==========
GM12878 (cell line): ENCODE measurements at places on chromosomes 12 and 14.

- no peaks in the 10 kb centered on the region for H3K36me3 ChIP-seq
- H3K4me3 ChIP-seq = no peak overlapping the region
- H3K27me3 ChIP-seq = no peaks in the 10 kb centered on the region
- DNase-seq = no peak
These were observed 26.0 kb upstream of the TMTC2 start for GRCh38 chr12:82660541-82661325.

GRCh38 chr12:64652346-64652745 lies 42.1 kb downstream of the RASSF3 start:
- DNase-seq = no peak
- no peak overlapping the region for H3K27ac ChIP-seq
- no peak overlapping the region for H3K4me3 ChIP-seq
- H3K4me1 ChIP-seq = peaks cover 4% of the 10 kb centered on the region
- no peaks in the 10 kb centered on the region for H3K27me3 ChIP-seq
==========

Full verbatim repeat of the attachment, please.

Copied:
GM12878 (cell line): ENCODE measurements at places on chromosomes 12 and 14.

- no peaks in the 10 kb centered on the region for H3K36me3 ChIP-seq
- H3K4me3 ChIP-seq = no peak overlapping the region
- H3K27me3 ChIP-seq = no peaks in the 10 kb centered on the region
- DNase-seq = no peak
These were observed 26.0 kb upstream of the TMTC2 start for GRCh38 chr12:82660541-82661325.

GRCh38 chr12:64652346-64652745 lies 42.1 kb downstream of the RASSF3 start:
- DNase-seq = no peak
- no peak overlapping the region for H3K27ac ChIP-seq
- no peak overlapping the region for H3K4me3 ChIP-seq
- H3K4me1 ChIP-seq = peaks cover 4% of the 10 kb centered on the region
- no peaks in the 10 kb centered on the region for H3K27me3 ChIP-seq